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Thomas Goodwin's Geni Profile

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Thomas Goodwin

Birthplace: Kittery, York County, Maine
Death: Died in South Berwick, York County, Maine
Place of Burial: South Berwick, York County, Maine, United States
Immediate Family:

Son of Sgt. Daniel Goodwin, of Kittery and Margaret Goodwin
Husband of Mehitable Goodwin and Sarah Goodwin
Father of Unknown Goodwin; Capt. Thomas Goodwin; Captain Ichabod Goodwin; Mehitable Butler; Mary Cooper and 4 others
Brother of Adam Goodwin; Patience Stone; Daniel Goodwin, III; James Goodwin; William Goodwin and 2 others
Half brother of Sarah Barron

Managed by: Scott David Hibbard
Last Updated:

About Thomas Goodwin

Thomas and his wife and infant son were attacked by Indians.Thomas had killed one French man and wounded another in the attack and was to be tried by a council of war, but was free before his wife was redeemed in October 1685. She had an infant son whom the Indians killed and was a prisoner for 5 years. Thomas was an ensign and his widow was given administration of his estate.

Perhaps the most famous battle with the Indians was in 1690, when a party under the command of Hertel, a Frenchman, and Hopegood, a sachem, attacked Newichawannock. "They killed thirty men, and the rest of the people, after an obstinate and courageous defence, surrendered at discretion." The captives were fifty-four in number, the greater part of whom were women and children. The enemy burned all the houses and mills, and, taking with them what plunder they could carry, retreated to the northward. A party of one hundred and forty men, collected from the neighboring towns, pursued and came up with the savages on Worster's River, at a narrow bridge. They fought all the afternoon, but with little loss on either side. The French and Indians held their pursuers in check until night, and then continued their retreat, tormenting their captives with shocking cruelty. Among these unfortunate captives was Mrs. Mehetable Goodwin, who may be called the mother of all that representative widely scattered Berwick family, which has shown in different generations so much ability and such marked traits of character. Hetty Goodwin, as she has always been called, was taken by the Indians, with her husband and baby. The man and wife were separated by two parties of the savages, and set forth on their long and suffering journey to Canada, each believing the other to be dead, and leaving behind them their comfortable farm on a beautiful hill above the river, near the Plaisted garrison. In the early part of the march one of the Indians snatched the baby from its mother's arms and dashed its head against a stone; and when the poor mother dragged her weary steps behind the rest and could not still her cries, they threatened if she did not stop weeping to kill her in the same way. At nightfall she was stooping over a brook trying to wash a bloody handkerchief, and her tears were falling fast again. She forgot the threats of her captives. Suddenly, a compassionate squaw, pitying the poor, lonely mother, threw some water in her face, as if in derision. The tears were hidden, and no one else had noticed them. "This squaw had a mother's heart," the old people used to say, in telling me the story. In Canada the captives underwent great hardships, and "Hetty Goodwin, a well-off woman," was so hungry that she sometimes stole food from the pigs. She was bought at last by a Frenchman; and, supposing herself to be a widow and despairing of ever reaching home again, she married him and had two children. Their name, corrupted probably from the French, was Rand; and the Portsmouth family of the name is said to be descended from them. As I was once told, the captive husband "was a Goodwin, and smart"; so after a while he outwitted the Indians in some way and gained his liberty; and, coming to his home, found that his wife was still alive. He went back to Canada and found her and brought her back; after which they managed to live unmolested and were the parents of many children. Hetty Goodwin's half-buried little headstone may still be seen in the Old Fields burying ground. I never can look at it without a thrill of feeling, or pass the pleasant place where she lived without remembering that she knew that lovely view over hill and dale, up the river, and must often have dreamed and longed for the sound of the river falls, in the far country to which she was carried a lonely captive, in the northern wilderness of Canada.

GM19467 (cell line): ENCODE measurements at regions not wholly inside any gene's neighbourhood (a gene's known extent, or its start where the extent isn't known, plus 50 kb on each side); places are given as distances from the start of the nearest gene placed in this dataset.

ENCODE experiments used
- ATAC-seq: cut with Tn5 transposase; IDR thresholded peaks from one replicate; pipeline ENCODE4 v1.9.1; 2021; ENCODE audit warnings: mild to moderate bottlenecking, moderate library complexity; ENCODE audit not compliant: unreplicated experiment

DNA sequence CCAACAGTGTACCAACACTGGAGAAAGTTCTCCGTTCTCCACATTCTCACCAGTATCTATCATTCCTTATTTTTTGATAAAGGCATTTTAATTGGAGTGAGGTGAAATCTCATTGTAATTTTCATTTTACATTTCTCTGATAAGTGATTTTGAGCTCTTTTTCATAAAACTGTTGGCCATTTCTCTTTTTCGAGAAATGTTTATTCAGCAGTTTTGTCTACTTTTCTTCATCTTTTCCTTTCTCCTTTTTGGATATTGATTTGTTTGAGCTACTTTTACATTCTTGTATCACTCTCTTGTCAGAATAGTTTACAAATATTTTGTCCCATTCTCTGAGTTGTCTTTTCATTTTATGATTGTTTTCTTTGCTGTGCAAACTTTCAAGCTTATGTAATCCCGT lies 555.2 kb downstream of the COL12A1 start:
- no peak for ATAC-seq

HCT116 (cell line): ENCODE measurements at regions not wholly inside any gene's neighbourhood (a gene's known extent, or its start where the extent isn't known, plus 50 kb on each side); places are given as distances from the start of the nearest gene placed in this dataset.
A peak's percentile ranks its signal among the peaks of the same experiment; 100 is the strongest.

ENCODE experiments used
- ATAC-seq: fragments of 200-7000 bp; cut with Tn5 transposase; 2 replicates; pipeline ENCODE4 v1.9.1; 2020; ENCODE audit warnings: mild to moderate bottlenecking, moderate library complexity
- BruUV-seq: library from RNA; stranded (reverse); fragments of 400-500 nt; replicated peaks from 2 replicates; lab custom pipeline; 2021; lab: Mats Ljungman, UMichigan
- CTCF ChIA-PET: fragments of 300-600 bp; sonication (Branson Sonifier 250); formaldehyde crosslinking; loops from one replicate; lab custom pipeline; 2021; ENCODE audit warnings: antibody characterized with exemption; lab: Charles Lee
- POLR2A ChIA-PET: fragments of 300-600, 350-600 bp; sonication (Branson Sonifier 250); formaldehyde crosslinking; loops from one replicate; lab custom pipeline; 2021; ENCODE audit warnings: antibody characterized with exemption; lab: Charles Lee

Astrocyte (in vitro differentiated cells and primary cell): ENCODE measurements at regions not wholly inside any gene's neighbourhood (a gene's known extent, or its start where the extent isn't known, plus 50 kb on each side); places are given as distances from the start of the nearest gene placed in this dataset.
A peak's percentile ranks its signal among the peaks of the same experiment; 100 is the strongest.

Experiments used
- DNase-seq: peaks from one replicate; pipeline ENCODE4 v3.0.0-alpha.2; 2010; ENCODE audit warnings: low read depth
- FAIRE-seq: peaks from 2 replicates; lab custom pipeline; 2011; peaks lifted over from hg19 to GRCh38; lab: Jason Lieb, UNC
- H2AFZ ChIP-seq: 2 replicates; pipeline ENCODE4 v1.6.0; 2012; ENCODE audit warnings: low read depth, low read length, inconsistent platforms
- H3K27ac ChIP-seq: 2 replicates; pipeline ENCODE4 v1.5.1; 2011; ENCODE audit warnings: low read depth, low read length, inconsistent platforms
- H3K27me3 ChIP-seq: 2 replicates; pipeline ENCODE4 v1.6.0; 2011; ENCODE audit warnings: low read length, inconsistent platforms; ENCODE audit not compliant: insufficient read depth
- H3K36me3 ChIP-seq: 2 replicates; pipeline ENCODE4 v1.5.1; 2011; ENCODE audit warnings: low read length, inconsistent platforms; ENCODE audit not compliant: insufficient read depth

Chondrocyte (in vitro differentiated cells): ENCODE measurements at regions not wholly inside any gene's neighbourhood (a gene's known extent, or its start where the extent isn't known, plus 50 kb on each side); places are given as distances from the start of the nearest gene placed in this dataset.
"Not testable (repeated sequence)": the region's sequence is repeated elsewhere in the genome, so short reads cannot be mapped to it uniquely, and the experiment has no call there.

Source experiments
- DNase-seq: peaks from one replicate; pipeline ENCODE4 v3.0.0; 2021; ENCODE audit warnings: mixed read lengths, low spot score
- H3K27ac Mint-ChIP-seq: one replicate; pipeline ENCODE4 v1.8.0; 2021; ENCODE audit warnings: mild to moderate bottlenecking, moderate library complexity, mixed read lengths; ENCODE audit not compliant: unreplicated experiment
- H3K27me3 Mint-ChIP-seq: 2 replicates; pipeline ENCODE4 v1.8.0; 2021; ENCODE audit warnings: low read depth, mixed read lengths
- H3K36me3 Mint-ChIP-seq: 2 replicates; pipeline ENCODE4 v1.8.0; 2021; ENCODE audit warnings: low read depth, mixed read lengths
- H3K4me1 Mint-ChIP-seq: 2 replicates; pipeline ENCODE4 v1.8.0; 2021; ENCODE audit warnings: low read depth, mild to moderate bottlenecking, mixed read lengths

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Thomas Goodwin's Timeline

Kittery, York County, Maine
Age 2
South Berwick, York, Maine, United States
Age 29
July 12, 1697
Age 40
South Berwick, York County, Province of Massachusetts
June 17, 1700
Age 43
South Berwick, ME, USA
Age 43
South Berwick, York County, Province of Massachusetts
June 18, 1710
Age 53
Berwick, ME, USA
Age 55
South Berwick, York, Maine
March 26, 1714
Age 57
South Berwick, York County, Maine